India stutter to reach 233/6 on Day 1 against Australia at Adelaide
It is never easy playing Test cricket and more so in Australia when things are stacked up against you as a visiting side. But looking at how the first day panned out for the Indian team on Thursday, it was neither a very tough day nor a very pleasant one as India clambered to 233 for 6 in 89 overs with their captain Virat Kohli and Cheteshwar Pujara putting up inspired batting performances.
Had there not been an embarrassing mixup with his deputy Ajinkya Rahane when all was going well, Kohli might have been unbeaten at the time of stumps and India would have been in a far better situation than what they eventually ended when the stumps were drawn.
But Kohli was meant to be run out for 74—the highest individual performance by an Indian on the opening day of the four-Test series—while Pujara was dismissed close to his half-century for 43 after battling extremely well in testing conditions against a world-class bowling attack.
India also had their stand-in-captain-to-be Ajinkya Rahane scoring a fine 42 but all that would not be remembered, for he has been blamed blatantly for running out his captain when he was looking set for a big score on the opening day of the series. The Indian batting was all about Kohli, Pujara and Rahane on the opening day while the others struggled to put up a strong show against what has been a relentless Australian bowling attack in their backyard.
The toss was won by India on what looked like a decent wicket for batting. But as Ricky Ponting pointed out in the commentary box, Indian opener Prithvi Shaw has difficulties facing the deliveries that move into him, and as if the left-arm pacer Mitchell Starc was listening to the Australian great, the lanky bowler had shot chopping one on to his wicket for a second ball duck.
Pujara walked in to weather the storm and did what he does the best. The India No 3 batsman is not known for his bulging biceps or his arsenal of strokes, but rather, for his deep reservoir of patience and watertight technique which help him make a lot of runs. Pujara remained at the crease for as many as 218 minutes, faced 160 balls and hit only two fours to score 43.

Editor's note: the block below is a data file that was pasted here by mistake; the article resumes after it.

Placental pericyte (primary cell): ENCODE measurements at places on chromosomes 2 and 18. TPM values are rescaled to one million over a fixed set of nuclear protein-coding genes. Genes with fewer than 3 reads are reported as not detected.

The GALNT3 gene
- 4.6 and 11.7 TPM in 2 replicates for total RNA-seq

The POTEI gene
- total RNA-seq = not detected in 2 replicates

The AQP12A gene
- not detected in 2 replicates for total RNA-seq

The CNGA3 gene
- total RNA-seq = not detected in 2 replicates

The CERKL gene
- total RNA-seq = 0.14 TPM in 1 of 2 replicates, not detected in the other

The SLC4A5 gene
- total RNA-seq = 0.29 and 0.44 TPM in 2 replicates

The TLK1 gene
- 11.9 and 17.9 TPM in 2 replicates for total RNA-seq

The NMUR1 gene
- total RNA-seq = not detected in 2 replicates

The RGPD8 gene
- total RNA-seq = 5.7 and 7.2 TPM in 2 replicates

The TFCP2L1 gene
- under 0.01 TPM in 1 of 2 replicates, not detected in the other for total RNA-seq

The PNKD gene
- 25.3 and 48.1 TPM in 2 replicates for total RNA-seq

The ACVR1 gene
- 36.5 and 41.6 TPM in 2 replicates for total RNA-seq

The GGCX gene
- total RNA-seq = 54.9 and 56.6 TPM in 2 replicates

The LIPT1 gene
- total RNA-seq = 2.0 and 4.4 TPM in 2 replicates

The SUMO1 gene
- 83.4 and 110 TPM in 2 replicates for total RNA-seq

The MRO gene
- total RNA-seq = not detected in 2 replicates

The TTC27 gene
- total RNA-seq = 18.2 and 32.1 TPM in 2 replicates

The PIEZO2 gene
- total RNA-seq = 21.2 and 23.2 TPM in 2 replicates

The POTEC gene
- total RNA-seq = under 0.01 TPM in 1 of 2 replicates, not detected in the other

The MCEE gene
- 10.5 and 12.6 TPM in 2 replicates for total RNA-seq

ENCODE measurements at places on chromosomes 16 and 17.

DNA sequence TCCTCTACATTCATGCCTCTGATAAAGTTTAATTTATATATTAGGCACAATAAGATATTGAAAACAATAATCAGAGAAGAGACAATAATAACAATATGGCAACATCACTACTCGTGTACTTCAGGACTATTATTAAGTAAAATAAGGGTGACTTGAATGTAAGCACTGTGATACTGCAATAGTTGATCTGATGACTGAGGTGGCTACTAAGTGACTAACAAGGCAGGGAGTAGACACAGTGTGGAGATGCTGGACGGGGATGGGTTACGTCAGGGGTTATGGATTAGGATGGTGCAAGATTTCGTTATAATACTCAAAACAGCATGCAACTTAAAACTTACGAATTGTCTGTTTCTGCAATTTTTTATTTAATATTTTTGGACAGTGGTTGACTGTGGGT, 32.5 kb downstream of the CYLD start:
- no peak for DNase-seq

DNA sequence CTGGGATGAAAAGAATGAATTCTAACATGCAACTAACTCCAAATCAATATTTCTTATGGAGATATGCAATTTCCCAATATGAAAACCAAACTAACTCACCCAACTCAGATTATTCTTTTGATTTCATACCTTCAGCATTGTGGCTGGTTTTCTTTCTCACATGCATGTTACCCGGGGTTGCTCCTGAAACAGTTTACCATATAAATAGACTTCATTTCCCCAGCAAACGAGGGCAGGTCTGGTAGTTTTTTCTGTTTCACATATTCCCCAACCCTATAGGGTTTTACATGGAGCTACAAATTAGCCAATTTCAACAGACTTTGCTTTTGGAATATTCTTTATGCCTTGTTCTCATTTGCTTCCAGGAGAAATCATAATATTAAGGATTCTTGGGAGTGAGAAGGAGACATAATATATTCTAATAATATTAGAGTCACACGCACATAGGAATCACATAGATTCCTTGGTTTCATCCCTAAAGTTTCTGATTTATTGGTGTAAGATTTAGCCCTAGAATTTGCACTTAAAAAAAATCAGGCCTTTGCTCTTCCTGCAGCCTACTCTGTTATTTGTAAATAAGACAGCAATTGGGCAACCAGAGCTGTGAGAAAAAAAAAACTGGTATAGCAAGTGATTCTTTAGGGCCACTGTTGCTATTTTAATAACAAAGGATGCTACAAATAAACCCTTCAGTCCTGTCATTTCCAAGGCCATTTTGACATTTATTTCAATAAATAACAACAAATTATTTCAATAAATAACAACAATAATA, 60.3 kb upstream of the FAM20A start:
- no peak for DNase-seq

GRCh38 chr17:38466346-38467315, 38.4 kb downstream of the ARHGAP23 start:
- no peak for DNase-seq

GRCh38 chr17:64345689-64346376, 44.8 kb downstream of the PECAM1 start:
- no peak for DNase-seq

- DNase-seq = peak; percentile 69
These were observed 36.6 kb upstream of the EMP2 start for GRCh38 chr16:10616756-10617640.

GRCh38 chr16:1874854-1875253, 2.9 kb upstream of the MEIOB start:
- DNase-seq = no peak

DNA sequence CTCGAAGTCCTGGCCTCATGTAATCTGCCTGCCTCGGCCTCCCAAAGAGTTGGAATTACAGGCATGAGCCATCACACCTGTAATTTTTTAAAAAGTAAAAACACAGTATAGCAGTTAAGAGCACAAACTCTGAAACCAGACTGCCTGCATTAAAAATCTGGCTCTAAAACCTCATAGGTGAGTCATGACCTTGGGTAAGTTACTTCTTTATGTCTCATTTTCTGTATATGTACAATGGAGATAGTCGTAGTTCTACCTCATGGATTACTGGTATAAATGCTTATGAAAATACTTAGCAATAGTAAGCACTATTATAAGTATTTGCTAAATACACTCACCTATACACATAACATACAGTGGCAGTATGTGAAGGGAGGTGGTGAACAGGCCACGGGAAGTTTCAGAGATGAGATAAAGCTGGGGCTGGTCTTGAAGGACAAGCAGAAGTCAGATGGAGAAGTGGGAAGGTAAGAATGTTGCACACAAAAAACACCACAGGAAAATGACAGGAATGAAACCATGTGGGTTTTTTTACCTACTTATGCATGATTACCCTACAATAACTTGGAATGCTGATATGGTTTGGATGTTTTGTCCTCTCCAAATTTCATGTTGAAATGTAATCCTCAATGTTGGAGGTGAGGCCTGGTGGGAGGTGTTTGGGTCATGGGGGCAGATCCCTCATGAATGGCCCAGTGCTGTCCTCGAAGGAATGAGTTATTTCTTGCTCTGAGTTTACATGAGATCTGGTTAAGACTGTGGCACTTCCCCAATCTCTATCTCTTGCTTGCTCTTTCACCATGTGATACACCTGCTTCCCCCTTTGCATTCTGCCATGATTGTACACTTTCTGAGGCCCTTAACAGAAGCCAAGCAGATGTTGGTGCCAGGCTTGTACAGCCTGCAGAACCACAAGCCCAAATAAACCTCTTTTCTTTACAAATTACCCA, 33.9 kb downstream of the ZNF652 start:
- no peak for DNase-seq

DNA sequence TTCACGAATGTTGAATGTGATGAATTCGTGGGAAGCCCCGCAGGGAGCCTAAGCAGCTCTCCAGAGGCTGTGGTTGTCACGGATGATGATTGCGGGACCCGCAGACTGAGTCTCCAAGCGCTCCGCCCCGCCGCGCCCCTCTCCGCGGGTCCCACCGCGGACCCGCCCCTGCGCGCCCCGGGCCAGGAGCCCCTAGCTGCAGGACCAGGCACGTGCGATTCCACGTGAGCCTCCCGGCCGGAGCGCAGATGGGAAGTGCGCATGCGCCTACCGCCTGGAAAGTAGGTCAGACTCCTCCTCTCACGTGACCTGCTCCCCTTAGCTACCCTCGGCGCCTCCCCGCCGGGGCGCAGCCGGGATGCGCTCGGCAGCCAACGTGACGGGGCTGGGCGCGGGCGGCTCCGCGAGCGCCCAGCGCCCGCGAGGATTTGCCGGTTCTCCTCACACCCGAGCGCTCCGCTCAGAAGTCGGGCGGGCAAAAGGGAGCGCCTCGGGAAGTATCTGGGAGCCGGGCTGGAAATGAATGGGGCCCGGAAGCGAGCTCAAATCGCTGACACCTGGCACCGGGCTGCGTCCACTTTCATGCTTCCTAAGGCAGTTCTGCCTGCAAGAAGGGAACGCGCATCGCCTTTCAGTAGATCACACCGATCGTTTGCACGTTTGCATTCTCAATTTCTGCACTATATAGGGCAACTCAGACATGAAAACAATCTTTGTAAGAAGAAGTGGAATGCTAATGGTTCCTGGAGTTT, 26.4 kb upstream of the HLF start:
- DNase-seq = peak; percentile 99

He was the sponge that soaked the pressure, while adding 32 runs for the second wicket with Mayank Agarwal off 108 deliveries, then 68 runs off 191 balls for the third wicket with India captain Kohli. But the best partnership of the innings so far came from the Indian leadership duo of Kohli and Rahane, who consumed as many as 168 balls to score 88 runs further which strengthened the Indian innings.
However it was in the 77th over of the innings when things turned drastically for the Indian team. Rahane pushed the ball towards Josh Hazlewood fielding at mid-off, off Nathan Lyon and set out for a single. While the call for single was Rahane’s, he soon realised that Hazlewood would get to the ball quicker than he had anticipated. Rahane asked Kohli not to run any further; but it was too late. The Indian captain was halfway down the pitch, the ball was collected and sent back to Lyon at the non-strikers’ end who made no mistake in breaking the stumps.
Kohli’s dismissal opened the floodgates for the Indian team as Ajinkya Rahane soon fell to an incoming delivery from Starc when Australia had taken the second new ball. Rahane was trapped leg-before by the Australian strike bowler, who had earlier taken the first wicket in the game in the first over of the series.
With pressure mounting on the Indian batsmen was imperative for them to see off the trouble, but they failed to do so. Hanuma Vihari was trapped leg-before by Hazlewood for 16, and it looked like the Indians would soon fold up against the rampaging Australians with the new ball. But Ravichandran Ashwin, batting on 15, and Wriddhiman Saha did well to see off the trouble and take India’s safely to 233/6 in 89 overs.